51

Is it better to use the "is" operator or the "==" operator to compare two numbers in Python?

Examples:

>>> a = 1
>>> a is 1
True
>>> a == 1
True
>>> a is 0
False
>>> a == 0
False
82

Use ==.

Sometimes, on some python implementations, by coincidence, integers from -5 to 256 will work with is (in CPython implementations for instance). But don't rely on this or use it in real programs.

  • 5
    Classes that define __int__ won't work properly with == either; they'd need to define __eq__ or __cmp__ :) – Thomas Wouters Feb 10 '10 at 19:43
  • @Thomas: Fair enough. Fixed. – Ignacio Vazquez-Abrams Feb 10 '10 at 19:45
  • 2
    The reason for this being that Python automatically creates those integers prior to runtime rather than constructing them on the fly in order to save time, and thus these particular integers have ids before being needed in the program. – Ben Mordecai Jan 11 '13 at 19:56
  • 1
    the is operator works with integers outside that range, but they just have different identities (as an implementation detail); also I thought the range was from -5 not -1 – Chris_Rands Jun 28 '17 at 13:23
  • 1
    @Chris_Rands: I believe the range may have changed at least once, but I'm not certain about that. – Ignacio Vazquez-Abrams Jun 28 '17 at 13:24
24

Others have answered your question, but I'll go into a little bit more detail:

Python's is compares identity - it asks the question "is this one thing actually the same object as this other thing" (similar to == in Java). So, there are some times when using is makes sense - the most common one being checking for None. Eg, foo is None. But, in general, it isn't what you want.

==, on the other hand, asks the question "is this one thing logically equivalent to this other thing". For example:

>>> [1, 2, 3] == [1, 2, 3]
True
>>> [1, 2, 3] is [1, 2, 3]
False

And this is true because classes can define the method they use to test for equality:

>>> class AlwaysEqual(object):
...     def __eq__(self, other):
...         return True
...
>>> always_equal = AlwaysEqual()
>>> always_equal == 42
True
>>> always_equal == None
True

But they cannot define the method used for testing identity (ie, they can't override is).

  • is is not exactly like Javascript's ===, or at least not in relation to the question. For example, for me 2 ** 12 is 2 ** 12 is False (this is implementation dependent), but in Javascript Math.pow(2, 12) === Math.pow(2, 12) is true. – Paul Draper Nov 11 '13 at 4:45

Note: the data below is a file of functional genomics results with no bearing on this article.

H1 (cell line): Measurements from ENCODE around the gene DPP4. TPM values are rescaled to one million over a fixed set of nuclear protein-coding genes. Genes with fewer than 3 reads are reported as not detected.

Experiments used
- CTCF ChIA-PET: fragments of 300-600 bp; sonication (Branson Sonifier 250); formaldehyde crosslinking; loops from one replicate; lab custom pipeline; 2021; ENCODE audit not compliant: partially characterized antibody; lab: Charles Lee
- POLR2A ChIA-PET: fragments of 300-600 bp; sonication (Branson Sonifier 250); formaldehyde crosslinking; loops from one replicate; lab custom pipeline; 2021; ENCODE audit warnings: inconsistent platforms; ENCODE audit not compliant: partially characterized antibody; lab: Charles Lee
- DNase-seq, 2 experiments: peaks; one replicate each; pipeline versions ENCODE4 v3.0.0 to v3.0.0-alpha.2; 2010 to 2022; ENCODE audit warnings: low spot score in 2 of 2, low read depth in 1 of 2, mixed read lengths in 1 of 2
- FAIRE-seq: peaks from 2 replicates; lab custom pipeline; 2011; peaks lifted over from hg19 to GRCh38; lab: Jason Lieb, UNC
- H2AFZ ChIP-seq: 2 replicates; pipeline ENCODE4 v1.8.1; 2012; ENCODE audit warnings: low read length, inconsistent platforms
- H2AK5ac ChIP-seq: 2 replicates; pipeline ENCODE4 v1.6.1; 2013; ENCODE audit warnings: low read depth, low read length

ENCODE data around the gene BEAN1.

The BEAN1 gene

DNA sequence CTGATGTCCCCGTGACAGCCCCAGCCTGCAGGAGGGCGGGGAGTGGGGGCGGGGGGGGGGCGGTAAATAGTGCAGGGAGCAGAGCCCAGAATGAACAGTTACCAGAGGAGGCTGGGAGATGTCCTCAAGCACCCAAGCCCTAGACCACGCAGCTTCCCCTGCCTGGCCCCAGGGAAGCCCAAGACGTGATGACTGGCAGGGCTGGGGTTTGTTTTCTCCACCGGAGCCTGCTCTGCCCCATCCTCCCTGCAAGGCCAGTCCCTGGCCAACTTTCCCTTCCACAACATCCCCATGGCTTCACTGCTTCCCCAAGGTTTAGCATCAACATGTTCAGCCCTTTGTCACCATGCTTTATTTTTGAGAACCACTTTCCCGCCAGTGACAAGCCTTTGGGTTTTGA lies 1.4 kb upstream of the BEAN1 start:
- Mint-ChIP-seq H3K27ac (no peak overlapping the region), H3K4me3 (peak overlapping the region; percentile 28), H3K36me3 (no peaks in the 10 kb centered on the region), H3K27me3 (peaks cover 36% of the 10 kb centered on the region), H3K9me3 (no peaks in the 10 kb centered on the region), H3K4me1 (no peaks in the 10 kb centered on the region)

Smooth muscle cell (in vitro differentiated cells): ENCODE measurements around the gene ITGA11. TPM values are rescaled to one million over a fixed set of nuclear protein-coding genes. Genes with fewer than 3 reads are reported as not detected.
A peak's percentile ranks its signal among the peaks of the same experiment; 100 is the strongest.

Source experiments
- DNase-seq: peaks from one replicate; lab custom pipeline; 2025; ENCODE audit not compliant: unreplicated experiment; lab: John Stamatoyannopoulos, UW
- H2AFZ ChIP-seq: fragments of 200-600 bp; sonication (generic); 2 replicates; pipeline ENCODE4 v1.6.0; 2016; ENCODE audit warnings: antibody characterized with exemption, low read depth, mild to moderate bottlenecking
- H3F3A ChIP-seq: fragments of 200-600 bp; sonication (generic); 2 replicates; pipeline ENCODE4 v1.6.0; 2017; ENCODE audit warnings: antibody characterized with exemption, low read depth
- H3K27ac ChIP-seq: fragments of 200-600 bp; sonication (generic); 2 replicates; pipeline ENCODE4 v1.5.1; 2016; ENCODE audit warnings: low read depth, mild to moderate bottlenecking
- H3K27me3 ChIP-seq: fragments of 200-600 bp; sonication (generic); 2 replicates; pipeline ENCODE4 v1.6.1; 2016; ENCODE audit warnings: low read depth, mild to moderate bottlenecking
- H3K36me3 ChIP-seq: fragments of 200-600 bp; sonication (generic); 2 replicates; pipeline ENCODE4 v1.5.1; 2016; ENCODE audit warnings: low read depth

• Ah, ya, that's a good point! Updated. – David Wolever Nov 11 '13 at 21:16
12
>>> a = 255556
>>> a == 255556
True
>>> a is 255556
False

I think that should answer it ;-)

The reason is that some often-used objects, such as the booleans True and False, all 1-letter strings and short numbers are allocated once by the interpreter, and each variable containing that object refers to it. Other numbers and larger strings are allocated on demand. The 255556 for instance is allocated three times, every time a different object is created. And therefore, according to is, they are not the same.

  • 2
    The only safe use of is for comparisons is for the None object. And I suppose the ... object. – Chris Lutz Feb 10 '10 at 19:40
  • is will work for all strings, not only 1-letter strings. This is referred to as string interning in the Python documentation. – sttwister Feb 10 '10 at 19:41
  • 3
    @ujukatzel - Wrong. When I run a = "this is one hell of a string"; b = "this is one hell of a string"; a is b I get False as the result. Python (specifically CPython) only interns some small strings. – Chris Lutz Feb 10 '10 at 19:44
  • 2
    @Chris Lutz - Although the example you posted does return True to me, indeed you're right, it does fail for some bigger strings. – sttwister Feb 10 '10 at 19:47
  • It's worth pointing out that (in CPython 1.5-3.7, at least), 255556 is 255556 is true. That's because the compiler folds certain immutable constant values in the same compilation unit into a single value (as explained on the other question). But your conclusion is the important part: Python is allowed to merge any two provably-immutable values it wants, and also allowed not to do so, and there's rarely any good reason to care about whether a particular implementation actually does so. – abarnert May 5 '18 at 22:34
6

That will only work for small numbers and I'm guessing it's also implementation-dependent. Python uses the same object instance for small numbers (iirc <256), but this changes for bigger numbers.

>>> a = 2104214124
>>> b = 2104214124
>>> a == b
True
>>> a is b
False

So you should always use == to compare numbers.

1

== is what you want, "is" just happens to work on your examples.

0
>>> 2 == 2.0
True
>>> 2 is 2.0
False

Use ==

  • 3
    It gets worse. -9 is -9 is False in CPython! – Jack O'Connor Oct 21 '15 at 2:27

protected by eyllanesc Nov 22 '18 at 23:24

Thank you for your interest in this question. Because it has attracted low-quality or spam answers that had to be removed, posting an answer now requires 10 reputation on this site (the association bonus does not count).

Would you like to answer one of these unanswered questions instead?

Not the answer you're looking for? Browse other questions tagged or ask your own question.